What is quite remarkable is the somewhat illusory nature of this relationship. To the customer, the provider appears consistently responsive. Service representatives handle transactions and inquiries as if they have been dealing with the customer for years. Expert systems suggest probing questions and generate insightful answers. Pricing and availability are tailored to individual usage. But -- truth be told -- no single person in the service organization has anything approaching a full understanding of any given customer. Rather, customer knowledge is embedded in the provider's various databases and in the configuration files of self-servicing tools, creating the illusion that someone is caring for each customer. A lot of people in the organization do care, of course. But it is not care at a personal level -- it is customer care at a systematic, industrialized level.

6Frederick F. Reicheld and W. Earl Sasser, "Zero Defections: Quality Comes to Services," Harvard Business Review, September-October 1990.


The preceding section detailed the seven design principles that are critical to create competitively advantaged service strategies. However, like most principles, they provide guidance and thus should not be viewed as a strict set of mandatory design criteria. On the contrary, the key is for an organization to pick and choose carefully -- to know which design principles are merely "qualifiers" and which are true "differentiators."

For example, while Merck-Medco has a solid understanding of its customers and process (Principles 1 and 6 are qualifiers), it first gained market leadership through scale economies of purchasing and low-cost dispensing operations, a classical service factory strategy. Now, however, it is moving to solidify its dominant position by providing once-and-done service (Principle 2) to its many varied customer groups. Consequently, Merck-Medco is using the once-and-done design criterion as a differentiator.

On the other hand, Federal Express has gained market leadership by focusing on designing its core operations to use self-service as much as possible (Principle 3). Of course, it is quite good at several of the other design principles such as knowing the customers (Principle 1), completing transactions in a once-and-done fashion (Principle 2) and providing flexible features and pricing (Principle 5).

Not only is it important to determine, over all, which design criteria are qualifiers versus differentiators, but this must be mapped against each of the target customer segments. For example, while providing self-service vehicles is normally more cost effective, some customer groups prefer to have human interactions. Not providing this capability or making it extremely difficult for the customer to access an actual human agent may result in attrition of very profitable customers.

Finally, companies need to evaluate the cost-for-value tradeoffs for each design criterion. Companies can spend an inordinate amount of money perfecting operations that may provide little incremental improvement on the cost effectiveness of their business. In fact, in extreme cases excessive infrastructure investments can actually make a company less competitive because prices have to be increased to offset higher operating costs.

A good example in today's marketplace is the amount of money being invested in technology for teleservicing (for example, graphic user interfaces, customer database management systems). While many of these investments are justified, it appears that companies are going to extremes to implement a "universal representative" -- someone who can handle all questions about all products for all customer segments. On the surface, this appears consistent with Principle 2, once and done. However, frequently the last 5 percent of queries are so rare that it does not pay to develop the capability to handle them on the spot. The better alternative is to insure that all of the details are recorded and the teleservicing representative who took the call takes ownership for getting back to the person in a reasonable amount of time.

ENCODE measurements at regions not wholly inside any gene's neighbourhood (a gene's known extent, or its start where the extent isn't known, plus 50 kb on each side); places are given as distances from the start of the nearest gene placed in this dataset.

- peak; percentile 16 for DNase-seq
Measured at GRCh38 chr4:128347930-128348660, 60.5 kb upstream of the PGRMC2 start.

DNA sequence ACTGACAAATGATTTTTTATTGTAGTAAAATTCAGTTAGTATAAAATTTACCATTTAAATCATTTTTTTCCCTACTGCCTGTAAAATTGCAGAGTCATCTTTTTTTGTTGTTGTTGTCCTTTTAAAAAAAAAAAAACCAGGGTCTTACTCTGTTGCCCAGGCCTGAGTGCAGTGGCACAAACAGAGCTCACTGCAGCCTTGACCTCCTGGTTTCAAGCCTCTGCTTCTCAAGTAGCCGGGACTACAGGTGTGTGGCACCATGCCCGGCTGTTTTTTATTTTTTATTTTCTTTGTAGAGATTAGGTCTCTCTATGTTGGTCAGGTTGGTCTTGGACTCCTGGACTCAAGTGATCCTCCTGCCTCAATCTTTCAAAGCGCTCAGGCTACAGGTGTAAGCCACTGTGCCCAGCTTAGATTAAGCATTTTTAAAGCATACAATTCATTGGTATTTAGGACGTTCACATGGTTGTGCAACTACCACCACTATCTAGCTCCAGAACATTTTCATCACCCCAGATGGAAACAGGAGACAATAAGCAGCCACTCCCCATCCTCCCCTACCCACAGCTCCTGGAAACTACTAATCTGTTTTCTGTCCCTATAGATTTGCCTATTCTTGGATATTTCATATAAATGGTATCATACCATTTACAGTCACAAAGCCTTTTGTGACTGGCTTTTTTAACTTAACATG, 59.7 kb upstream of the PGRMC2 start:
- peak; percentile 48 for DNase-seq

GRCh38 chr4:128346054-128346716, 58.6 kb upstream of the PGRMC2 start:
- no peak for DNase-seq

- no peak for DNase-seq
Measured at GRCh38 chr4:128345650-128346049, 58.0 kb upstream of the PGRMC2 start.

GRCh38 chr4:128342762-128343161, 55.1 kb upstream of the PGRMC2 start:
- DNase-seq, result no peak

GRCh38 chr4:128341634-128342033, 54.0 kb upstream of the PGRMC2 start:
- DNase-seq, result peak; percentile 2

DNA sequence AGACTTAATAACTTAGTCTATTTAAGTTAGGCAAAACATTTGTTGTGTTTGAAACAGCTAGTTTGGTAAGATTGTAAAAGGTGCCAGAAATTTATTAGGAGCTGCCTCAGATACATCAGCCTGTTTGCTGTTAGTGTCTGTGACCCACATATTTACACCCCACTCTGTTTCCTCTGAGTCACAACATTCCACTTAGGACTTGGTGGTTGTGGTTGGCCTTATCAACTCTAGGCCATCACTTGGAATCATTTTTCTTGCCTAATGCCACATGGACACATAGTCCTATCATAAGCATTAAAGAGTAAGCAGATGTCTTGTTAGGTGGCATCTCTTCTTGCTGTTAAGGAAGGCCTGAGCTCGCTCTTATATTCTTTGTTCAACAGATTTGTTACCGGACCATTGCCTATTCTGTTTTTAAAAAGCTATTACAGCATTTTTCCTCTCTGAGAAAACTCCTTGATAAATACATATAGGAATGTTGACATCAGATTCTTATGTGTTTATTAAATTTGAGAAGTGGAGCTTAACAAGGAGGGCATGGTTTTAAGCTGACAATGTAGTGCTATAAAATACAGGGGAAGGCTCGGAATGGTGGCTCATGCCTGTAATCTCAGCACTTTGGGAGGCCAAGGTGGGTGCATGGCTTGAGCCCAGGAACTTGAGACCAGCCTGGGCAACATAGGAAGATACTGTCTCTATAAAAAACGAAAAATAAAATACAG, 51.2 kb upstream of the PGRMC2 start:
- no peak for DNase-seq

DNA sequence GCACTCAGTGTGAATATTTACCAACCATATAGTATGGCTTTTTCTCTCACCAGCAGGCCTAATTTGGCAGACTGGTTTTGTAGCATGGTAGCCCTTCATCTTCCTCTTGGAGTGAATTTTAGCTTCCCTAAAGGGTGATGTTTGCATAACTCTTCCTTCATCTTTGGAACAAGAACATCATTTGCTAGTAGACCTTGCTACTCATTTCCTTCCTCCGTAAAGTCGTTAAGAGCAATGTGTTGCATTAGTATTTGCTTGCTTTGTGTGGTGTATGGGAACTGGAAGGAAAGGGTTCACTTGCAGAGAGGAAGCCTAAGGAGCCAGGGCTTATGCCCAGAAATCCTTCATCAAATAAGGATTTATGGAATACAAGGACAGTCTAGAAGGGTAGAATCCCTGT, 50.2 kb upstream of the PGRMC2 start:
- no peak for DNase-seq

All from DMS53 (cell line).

While there is indeed great promise in the industrialized intimacy vision, there are risks. Put customer knowledge and intimacy at the core of your operations design and you run a risk of compromising your customer's privacy or otherwise abusing your relationship. For example, it is vital that service encounters with your customers not be viewed as merely brazen cross-selling opportunities. Rather, they should be viewed as chances to better align service delivery to the unique needs of the individual customer. To do otherwise risks jeopardizing a profitable long-run relationship for the benefit of short-term gain. Many providers are similarly tempted to sell their carefully collected customer information to direct marketing firms.

Needless to say, customers today are quickly becoming aware of these potential "information hazards." As a result, a company that wants to build long-term, profitable relationships with customers will need to safeguard its customers' personal information. An explicit policy that your company will respect the privacy of your customers above all else is an important step toward reducing your customer's fears of possible abuse. For example, HomeShark, an Internet mortgage broker, and AT&T Universal Card both have widely publicized privacy policies.

A service company's integrity in safeguarding its customers' personal information is fast becoming an important competitive factor for service providers today, much as a manufacturing company's integrity on worker health, product safety and environmental impact is now a cornerstone of modern corporate behavior.

Clearly, the industrialized intimacy challenge is a tall order for any company. But increasingly the capabilities we have described will be prerequisites for continued participation in the world service economy. More fundamentally, we believe that a decade from now those companies that have successfully implemented the industrialized intimacy vision will be profoundly changing their industries and our world for the better.

Reprint No. 98304

Peter Kolesar, Peter Kolesar is Professor of Management at the Graduate School of Business at Columbia University.
Wayne Cutler,

Wayne Cutler is a vice president at Booz-Allen & Hamilton.